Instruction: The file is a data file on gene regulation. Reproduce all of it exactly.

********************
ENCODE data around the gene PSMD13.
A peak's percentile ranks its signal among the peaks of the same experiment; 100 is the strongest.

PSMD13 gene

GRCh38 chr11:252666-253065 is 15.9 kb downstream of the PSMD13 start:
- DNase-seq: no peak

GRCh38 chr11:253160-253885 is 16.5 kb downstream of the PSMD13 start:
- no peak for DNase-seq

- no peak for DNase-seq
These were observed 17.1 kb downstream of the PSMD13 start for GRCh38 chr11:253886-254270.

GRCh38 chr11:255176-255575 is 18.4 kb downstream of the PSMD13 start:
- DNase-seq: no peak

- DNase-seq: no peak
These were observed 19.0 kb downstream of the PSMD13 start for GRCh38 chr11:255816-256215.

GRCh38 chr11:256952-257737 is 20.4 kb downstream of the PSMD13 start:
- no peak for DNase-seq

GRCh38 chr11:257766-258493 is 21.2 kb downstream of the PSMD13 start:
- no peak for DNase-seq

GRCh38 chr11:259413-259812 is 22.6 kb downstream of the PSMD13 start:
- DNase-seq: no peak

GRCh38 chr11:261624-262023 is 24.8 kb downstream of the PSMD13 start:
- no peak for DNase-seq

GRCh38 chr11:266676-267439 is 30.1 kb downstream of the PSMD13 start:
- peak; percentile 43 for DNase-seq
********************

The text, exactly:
ENCODE data around the gene PSMD13.
A peak's percentile ranks its signal among the peaks of the same experiment; 100 is the strongest.

PSMD13 gene

GRCh38 chr11:252666-253065 is 15.9 kb downstream of the PSMD13 start:
- DNase-seq: no peak

GRCh38 chr11:253160-253885 is 16.5 kb downstream of the PSMD13 start:
- no peak for DNase-seq

- no peak for DNase-seq
These were observed 17.1 kb downstream of the PSMD13 start for GRCh38 chr11:253886-254270.

GRCh38 chr11:255176-255575 is 18.4 kb downstream of the PSMD13 start:
- DNase-seq: no peak

- DNase-seq: no peak
These were observed 19.0 kb downstream of the PSMD13 start for GRCh38 chr11:255816-256215.

GRCh38 chr11:256952-257737 is 20.4 kb downstream of the PSMD13 start:
- no peak for DNase-seq

GRCh38 chr11:257766-258493 is 21.2 kb downstream of the PSMD13 start:
- no peak for DNase-seq

GRCh38 chr11:259413-259812 is 22.6 kb downstream of the PSMD13 start:
- DNase-seq: no peak

GRCh38 chr11:261624-262023 is 24.8 kb downstream of the PSMD13 start:
- no peak for DNase-seq

GRCh38 chr11:266676-267439 is 30.1 kb downstream of the PSMD13 start:
- peak; percentile 43 for DNase-seq